“We don’t want money from the council,” says Milan, also aged 30. “If I was able to work I don’t want a single penny from anyone. I can earn my own money. We are not blaming the council – it’s just the situation. Yes, we are in destitution, but we don’t want to be there.”
Old pictures of the couple show them both smiling and happy, living productive lives in the UK. Both worked here legally – Jankhana as an administrator and Milan as a manager at Tesco. They lived in a four-bedroom house, sharing with friends. The couple are trying to challenge the Home Office decision so they can win back the right to work, but in the meantime they have no recourse to public funds. Jankhana looks back on her old life and barely recognises it.
“My old friends now – it’s been five years – are in good positions, they are doing very well, they have good jobs and I’m still just nowhere,” she says. “Even though I’d like to do something I cannot. I am just stuck and I feel I am going down and down.
“I lived a very good life. But this past five or six years, the way I live, it’s like I’ve spent 100 years in black days.”
The family is still living in temporary accommodation. In the first week of December, they were moved by the council into a self-contained two-bedroom flat in another area of east London. They hope they will be able to stay there in the longer term.
Rafiat’s story: March 2020 to present
The arrival of lockdown also coincides with significant changes in Rafiat’s life. In February 2020, the 32-year-old finds out she has got the job she applied for at the council. She also receives a letter saying she will be moved out of the loft room.
But by June 2020 this still has not happened and she has spent three chaotic months during lockdown living and working in the tiny attic while looking after Zara.
“I’m not able to take my daughter to nursery and we’re spending all the time together,” she says. “She’s getting older now and I’ve started work as well. So I’m working from home and it’s not really ideal to work in a room with a child.
“She wants something, I’m trying to do work, she’s screaming when I’m on the phone. It feels like you’re in a box and you know sometimes your head just feels really tight in a tight space.”
The restricted head height in the room means Rafiat has to sit on the floor with her laptop while working. She has a backache continuously. Social distancing is also impossible in the building as the neighbouring room is less than two metres away across the hallway.
“There was one time when everyone was sick in the whole building,” says Rafiat. “I was sick and Zara had a cough for more than three weeks non-stop.”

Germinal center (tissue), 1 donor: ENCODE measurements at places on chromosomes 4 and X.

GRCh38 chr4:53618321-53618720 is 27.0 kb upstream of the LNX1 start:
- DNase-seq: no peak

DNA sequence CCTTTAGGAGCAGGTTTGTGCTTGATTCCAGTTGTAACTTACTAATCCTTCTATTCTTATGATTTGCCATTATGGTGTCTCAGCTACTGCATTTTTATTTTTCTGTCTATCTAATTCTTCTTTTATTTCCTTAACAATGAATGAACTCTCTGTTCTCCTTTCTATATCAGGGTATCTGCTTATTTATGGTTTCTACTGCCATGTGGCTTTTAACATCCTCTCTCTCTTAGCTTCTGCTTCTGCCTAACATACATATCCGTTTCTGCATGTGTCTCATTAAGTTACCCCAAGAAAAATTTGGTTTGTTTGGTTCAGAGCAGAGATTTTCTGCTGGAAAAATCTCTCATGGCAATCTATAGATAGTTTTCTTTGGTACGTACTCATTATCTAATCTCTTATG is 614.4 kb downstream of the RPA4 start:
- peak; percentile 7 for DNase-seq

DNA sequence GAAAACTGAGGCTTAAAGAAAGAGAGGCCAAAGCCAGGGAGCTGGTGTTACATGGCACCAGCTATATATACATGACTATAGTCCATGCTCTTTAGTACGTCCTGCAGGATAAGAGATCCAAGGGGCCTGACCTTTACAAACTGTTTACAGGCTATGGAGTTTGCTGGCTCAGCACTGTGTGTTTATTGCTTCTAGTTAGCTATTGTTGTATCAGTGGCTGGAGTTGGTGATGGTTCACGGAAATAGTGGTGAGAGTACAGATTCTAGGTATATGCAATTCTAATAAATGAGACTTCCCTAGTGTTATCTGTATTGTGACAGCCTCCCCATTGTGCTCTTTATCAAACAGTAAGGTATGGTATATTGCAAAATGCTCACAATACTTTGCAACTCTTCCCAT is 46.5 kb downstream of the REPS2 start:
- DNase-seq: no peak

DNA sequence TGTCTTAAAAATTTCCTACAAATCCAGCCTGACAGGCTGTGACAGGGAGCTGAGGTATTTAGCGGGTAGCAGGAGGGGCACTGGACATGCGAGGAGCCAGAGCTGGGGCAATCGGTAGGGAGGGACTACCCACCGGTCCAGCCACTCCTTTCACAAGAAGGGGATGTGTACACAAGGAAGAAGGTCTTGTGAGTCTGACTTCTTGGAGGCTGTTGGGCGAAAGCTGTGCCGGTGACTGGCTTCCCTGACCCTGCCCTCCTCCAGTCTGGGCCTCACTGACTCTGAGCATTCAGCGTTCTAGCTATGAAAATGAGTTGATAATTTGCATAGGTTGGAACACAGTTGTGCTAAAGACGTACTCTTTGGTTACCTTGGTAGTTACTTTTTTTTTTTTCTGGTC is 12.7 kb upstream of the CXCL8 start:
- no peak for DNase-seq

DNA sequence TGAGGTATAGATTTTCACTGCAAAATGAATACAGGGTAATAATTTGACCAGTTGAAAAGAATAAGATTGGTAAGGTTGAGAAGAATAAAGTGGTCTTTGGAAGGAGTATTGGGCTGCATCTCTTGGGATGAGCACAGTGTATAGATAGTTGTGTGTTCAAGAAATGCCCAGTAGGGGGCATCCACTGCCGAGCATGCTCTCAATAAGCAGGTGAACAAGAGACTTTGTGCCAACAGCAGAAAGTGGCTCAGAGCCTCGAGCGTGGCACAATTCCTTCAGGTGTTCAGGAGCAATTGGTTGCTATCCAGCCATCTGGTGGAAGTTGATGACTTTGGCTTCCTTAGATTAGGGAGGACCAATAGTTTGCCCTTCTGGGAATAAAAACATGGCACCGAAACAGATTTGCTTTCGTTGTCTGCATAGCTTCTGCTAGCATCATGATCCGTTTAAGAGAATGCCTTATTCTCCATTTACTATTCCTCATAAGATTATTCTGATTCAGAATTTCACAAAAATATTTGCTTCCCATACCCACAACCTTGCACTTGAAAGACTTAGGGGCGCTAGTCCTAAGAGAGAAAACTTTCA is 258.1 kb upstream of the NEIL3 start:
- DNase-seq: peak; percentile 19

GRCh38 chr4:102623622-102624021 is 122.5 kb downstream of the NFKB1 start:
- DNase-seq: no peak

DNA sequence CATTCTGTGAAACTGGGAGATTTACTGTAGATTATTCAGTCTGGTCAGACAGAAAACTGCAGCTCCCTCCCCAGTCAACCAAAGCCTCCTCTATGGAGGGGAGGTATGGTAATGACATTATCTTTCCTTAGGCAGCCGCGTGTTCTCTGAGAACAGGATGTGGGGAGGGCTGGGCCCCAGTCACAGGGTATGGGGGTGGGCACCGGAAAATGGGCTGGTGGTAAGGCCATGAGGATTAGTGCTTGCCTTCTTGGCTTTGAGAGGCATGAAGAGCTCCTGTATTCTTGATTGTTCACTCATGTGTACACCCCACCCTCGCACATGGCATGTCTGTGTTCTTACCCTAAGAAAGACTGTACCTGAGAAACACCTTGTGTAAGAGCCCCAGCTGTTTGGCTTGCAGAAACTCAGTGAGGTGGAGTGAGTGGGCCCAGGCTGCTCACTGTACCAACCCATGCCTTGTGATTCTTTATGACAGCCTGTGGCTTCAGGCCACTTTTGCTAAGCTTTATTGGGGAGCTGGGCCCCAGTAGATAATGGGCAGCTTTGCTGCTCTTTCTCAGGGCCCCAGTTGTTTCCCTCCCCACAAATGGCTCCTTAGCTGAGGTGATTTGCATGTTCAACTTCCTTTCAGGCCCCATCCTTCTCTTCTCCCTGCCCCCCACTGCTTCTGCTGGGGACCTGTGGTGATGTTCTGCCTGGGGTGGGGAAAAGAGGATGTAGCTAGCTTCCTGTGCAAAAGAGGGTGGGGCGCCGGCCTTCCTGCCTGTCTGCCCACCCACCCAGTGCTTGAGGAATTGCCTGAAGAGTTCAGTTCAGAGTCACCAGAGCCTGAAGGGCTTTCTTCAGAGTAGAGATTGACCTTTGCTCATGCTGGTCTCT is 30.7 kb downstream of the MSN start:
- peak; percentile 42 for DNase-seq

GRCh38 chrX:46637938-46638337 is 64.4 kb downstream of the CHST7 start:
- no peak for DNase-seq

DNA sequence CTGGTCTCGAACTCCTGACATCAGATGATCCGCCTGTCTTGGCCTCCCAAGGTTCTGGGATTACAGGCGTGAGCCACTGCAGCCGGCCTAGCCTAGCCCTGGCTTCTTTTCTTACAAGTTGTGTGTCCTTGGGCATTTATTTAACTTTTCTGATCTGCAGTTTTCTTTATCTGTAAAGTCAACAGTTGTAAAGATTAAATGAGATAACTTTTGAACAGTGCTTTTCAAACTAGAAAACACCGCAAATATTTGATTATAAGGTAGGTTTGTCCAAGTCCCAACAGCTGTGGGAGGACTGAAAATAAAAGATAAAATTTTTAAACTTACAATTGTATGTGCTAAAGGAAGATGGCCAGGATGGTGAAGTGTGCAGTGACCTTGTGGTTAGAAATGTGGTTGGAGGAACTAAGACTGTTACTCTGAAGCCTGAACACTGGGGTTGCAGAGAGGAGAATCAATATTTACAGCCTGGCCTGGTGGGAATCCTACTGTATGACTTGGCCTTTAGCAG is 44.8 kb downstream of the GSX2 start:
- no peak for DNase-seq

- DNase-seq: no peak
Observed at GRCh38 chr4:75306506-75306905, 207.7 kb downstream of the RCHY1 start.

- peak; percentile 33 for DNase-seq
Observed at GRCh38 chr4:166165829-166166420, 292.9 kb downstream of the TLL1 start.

Rafiat was struggling to see a way out until she contacted the homeless charity Shelter and a caseworker intervened on her behalf with the council. She was moved into a two-bedroom flat in east London on a private rental contract for two years in June.
“Within two days they moved me,” she says. “They called me an emergency and said I had to move.”
Rafiat says the new flat is “a decent property” but the move was a struggle as the flat is unfurnished and she doesn’t have many belongings. Zara has her own room, although she struggles to sleep in it after sharing with her mother for so long. Rafiat believes being in full-time employment helped her finally escape the loft, but she worries for others living there.
“There are other mums still there and the council keeps telling them the same thing, that they’re not moving them,” she says. “So I just feel sorry for quite a few people and I just feel like I’m blessed.”
In September 2020, a year after HuffPost UK first met Rafiat, the family celebrates Zara’s third birthday. Lockdown has been eased, and Rafiat says this year she will put presents in her little girl’s room, invite family around and spoil her. She can already see the difference living in a home with sufficient space is making to their lives.
“When I went back to the other property to visit they said: ‘You look so different, you look so happy now,’” she says. “Yes, I feel much better. I’m really happy and thank God.”
She adds: “I still cry sometimes. But when I look at Zara it’s like, you know what, I’ve done well and it’s been worth it. Even through the pain, I look at my daughter and I have a happy child.”
Rafiat lived in temporary homeless housing for 18 months before she was finally moved.
The families featured in this story were supported by The Magpie Project, a charity that helps mums and under-fives living in temporary accommodation through its drop-in centre and by providing food parcels and access to benefits and immigration advice.
TOMORROW: Read the second part of HuffPost UK’s investigation – revealing the £1.2bn cost of Britain’s spiralling temporary housing crisis and how it is being exacerbated by the pandemic.